Corona virus and its effect on financial markets
The Corona Virus (now referred to as COVID-19 virus), is likely to be a game changer in 2020.
It is likely that the COVID-19 virus is also going to influence our lives for some time and negatively affect financial markets due to reduced economic activity.
Airborne NO2 pollution:
Already global trade is slowing at an unprecedented rate because of reduced production and consumption in Asia. This is evident from images captured by pollution monitoring satellites that shows that airborne nitrogen dioxide emission over China has plummeted.
Even though the contagion is centred currently in China, Iran, Japan and Italy, it can be expected to spread quickly to other countries in Asia, Europe, Australia and North America. As of 2 March 2020, Bloomberg reports more than 3000 deaths worldwide. This death rate is concentrated amongst the older ages and medically vulnerable.
One can only guess what the impact of a slowdown in the Chinese economy will have on the rest of the world. Anecdotal evidence leads one to expect that it will affect our lives extensively and in areas not anticipated
Confirmed cases and deaths of COVID-19 virus by 2 March 2020
In countries such as South Africa, where the public health system is untested in coping with large-scale challenges of this nature, the ability to cope with an outbreak of COVID-19 remains uncertain.
The rate of contagion of the COVID-19 virus seems to be much faster than previous strains of similar viruses.
With no vaccine available at the moment, countries have resorted to a strategy of containment by e.g. isolation, quarantine and contact tracking. This clampdown on human movement is one of the main reasons for the economic downturn currently experienced.
We categorise the effect of the COVID-19 virus into the following phases:
- the initial outbreak on 1 December 2019 in Wuhan, China;
- financial markets react cautiously late in January 2020 to the uncertainty of the outbreak contained in China (we call it the first downward market wave);
- in February 2020, the impact on the real economy starts to become evident as factories close, people are asked to remain at home (second downward market wave);
- spread of the virus to other geographies, e.g. Iran, Japan, Italy and the realisation that outbreak of the COVID-19 virus is likely to be of truly global proportions; and
- local outbreak of COVID-19 in largely unprepared geographies, e.g. Southern Africa;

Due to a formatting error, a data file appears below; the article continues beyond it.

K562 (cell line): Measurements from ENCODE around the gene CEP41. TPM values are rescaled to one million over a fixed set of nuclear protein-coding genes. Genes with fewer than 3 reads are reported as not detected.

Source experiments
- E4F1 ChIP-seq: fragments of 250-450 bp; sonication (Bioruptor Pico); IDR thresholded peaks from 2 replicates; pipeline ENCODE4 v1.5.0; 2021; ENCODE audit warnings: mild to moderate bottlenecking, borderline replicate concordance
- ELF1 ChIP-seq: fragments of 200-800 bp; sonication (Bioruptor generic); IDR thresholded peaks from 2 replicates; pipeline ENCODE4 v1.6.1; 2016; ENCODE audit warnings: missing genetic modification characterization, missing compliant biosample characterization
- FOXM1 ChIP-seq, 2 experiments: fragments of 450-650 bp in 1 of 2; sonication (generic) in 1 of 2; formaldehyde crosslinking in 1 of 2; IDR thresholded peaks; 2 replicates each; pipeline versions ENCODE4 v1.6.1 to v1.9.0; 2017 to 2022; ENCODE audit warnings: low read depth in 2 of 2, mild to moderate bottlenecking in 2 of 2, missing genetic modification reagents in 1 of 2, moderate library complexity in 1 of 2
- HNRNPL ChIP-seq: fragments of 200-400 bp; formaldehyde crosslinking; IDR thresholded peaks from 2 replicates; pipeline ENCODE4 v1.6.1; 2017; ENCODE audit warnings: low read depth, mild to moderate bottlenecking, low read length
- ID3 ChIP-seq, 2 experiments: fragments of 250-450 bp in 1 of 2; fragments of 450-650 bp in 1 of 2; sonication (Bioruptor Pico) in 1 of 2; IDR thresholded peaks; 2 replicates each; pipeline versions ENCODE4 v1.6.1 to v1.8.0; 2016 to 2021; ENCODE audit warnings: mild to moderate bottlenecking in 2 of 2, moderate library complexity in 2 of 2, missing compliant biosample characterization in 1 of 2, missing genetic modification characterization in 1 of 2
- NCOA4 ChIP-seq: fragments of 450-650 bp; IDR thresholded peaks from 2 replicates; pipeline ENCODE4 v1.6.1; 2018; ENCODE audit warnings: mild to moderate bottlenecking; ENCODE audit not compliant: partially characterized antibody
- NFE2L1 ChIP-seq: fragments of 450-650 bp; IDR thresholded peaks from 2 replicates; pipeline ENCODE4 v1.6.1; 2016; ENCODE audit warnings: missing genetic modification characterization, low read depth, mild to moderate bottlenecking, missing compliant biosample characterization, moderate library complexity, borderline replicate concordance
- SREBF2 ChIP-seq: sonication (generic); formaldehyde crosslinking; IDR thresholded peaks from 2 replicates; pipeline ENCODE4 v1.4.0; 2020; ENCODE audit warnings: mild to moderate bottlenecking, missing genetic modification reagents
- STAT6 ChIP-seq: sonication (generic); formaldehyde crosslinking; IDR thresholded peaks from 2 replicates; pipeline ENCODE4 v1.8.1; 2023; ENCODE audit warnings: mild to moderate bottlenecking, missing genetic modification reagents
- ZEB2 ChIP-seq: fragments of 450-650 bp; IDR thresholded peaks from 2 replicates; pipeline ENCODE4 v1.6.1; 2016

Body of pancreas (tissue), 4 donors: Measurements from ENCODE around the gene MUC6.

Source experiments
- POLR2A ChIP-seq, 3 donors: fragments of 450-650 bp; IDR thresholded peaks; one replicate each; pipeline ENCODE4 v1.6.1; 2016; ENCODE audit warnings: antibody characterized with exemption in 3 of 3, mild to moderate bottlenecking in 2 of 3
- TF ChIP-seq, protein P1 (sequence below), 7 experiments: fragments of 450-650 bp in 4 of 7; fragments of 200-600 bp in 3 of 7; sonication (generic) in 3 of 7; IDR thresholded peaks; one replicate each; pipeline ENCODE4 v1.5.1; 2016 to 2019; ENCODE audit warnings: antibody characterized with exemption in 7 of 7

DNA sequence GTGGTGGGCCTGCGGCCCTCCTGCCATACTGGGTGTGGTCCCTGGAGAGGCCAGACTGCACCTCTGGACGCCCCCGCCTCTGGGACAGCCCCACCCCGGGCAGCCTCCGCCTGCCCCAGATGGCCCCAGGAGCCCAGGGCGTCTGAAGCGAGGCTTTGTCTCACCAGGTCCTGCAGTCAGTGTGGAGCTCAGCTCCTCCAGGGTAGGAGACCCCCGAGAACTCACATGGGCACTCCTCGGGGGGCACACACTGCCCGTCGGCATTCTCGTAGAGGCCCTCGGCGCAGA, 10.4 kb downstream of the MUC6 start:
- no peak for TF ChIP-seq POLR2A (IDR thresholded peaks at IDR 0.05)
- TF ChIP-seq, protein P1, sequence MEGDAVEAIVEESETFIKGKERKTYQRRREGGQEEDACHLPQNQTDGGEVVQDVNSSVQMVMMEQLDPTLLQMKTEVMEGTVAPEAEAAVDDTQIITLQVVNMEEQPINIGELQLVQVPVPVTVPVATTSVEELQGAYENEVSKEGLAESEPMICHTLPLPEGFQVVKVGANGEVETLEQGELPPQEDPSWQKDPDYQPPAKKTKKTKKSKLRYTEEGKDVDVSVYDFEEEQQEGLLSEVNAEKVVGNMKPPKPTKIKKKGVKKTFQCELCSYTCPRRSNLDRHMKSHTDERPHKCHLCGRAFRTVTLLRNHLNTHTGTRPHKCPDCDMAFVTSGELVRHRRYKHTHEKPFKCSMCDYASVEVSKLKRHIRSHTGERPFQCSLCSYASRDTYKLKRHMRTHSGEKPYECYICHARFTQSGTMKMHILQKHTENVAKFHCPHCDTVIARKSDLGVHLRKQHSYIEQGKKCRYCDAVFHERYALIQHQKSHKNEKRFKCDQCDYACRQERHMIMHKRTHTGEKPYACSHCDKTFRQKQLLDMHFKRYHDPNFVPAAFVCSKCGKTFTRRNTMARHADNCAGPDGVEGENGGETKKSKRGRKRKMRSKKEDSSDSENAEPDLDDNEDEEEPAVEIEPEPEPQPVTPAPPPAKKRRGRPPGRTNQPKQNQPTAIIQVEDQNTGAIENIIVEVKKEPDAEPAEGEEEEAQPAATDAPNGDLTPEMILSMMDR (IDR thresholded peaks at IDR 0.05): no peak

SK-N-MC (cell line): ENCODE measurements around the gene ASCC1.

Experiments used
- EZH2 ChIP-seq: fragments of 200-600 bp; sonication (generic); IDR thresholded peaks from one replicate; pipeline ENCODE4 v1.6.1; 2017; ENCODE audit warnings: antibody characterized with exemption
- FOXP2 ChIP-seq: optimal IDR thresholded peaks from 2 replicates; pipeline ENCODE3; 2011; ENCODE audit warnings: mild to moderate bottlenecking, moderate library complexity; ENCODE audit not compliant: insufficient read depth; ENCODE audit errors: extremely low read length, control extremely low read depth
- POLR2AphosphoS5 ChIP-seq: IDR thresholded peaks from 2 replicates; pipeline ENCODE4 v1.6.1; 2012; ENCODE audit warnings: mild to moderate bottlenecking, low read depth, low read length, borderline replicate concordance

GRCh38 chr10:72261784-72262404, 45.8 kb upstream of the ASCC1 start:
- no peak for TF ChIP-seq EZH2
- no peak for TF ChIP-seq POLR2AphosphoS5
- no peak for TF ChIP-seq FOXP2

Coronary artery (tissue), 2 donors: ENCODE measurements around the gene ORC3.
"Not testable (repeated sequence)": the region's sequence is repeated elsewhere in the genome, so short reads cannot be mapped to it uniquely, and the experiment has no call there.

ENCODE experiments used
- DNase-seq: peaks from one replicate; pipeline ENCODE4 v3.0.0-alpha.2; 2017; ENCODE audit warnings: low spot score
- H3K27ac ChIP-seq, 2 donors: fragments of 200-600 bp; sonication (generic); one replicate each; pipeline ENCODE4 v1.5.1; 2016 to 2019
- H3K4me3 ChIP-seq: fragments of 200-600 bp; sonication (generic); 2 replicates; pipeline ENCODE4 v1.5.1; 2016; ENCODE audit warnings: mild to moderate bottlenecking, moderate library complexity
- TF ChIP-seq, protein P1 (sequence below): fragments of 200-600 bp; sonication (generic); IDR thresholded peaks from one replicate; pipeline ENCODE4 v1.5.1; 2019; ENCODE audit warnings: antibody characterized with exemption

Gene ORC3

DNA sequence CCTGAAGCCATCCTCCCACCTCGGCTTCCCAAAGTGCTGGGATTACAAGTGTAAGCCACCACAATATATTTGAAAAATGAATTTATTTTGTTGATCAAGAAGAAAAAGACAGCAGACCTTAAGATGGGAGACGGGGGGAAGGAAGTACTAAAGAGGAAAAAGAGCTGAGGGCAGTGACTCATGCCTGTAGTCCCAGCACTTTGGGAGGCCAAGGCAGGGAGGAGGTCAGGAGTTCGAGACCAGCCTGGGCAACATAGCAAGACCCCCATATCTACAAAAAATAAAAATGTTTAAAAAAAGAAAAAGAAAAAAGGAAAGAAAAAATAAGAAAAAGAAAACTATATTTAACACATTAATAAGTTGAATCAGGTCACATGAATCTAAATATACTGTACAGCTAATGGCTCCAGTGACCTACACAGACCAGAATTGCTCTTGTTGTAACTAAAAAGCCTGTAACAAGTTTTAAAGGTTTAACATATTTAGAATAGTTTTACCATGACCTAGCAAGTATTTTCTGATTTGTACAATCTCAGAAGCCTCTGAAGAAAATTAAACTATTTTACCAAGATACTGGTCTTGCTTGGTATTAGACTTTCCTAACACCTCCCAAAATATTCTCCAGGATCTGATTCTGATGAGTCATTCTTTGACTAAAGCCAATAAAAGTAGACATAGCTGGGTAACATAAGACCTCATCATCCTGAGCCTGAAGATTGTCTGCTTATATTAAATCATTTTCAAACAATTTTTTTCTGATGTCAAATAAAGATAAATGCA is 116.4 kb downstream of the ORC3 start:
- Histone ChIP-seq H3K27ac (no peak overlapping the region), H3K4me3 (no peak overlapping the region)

- this is likely to give rise to a third downward market wave, premised on decreases (albeit short-term) in global
The oil price is used as a proxy for commodities used in production – it moved down in two waves as demand for oil declined in China.
In financial markets, the performance of assets considered risk-bearing, were bared to the world. Emerging market exposure was sold off in two waves, share exposure was sold off indiscriminately in two waves, while bond yields were bought down in two waves and the US dollar strengthened in two waves, but consolidated after the second wave.
It is important to note the significant pull-back to the exchange rate of the US after the second wave of dollar strength. This seems to suggest that there may be a consolidation phase after the indiscriminate sell-off of risky assets during the second wave in February 2020.
Saving for retirement is a long-term initiative that involves many risks and uncertainty. The impact of the COVID-19 on retirement investments is one more such a risk. It is not clear that the impact of COVID-19 on investment markets will extend beyond the short to medium-term. The best way to deal with uncertainty is through proper planning and adherence to a long-term investment strategy. Making “knee-jerk” changes to a long-term investment strategy, without any clear evidence, would be premature. Any such premature changes may result in more harm than good.
Presently we see no evidence that calls for change to the fundamental principles of long-term investing and therefore we do not recommend any changes to long-term investment strategies in general. Volatility in investment markets does afford skilful active asset managers an increased opportunity to outperform the general market.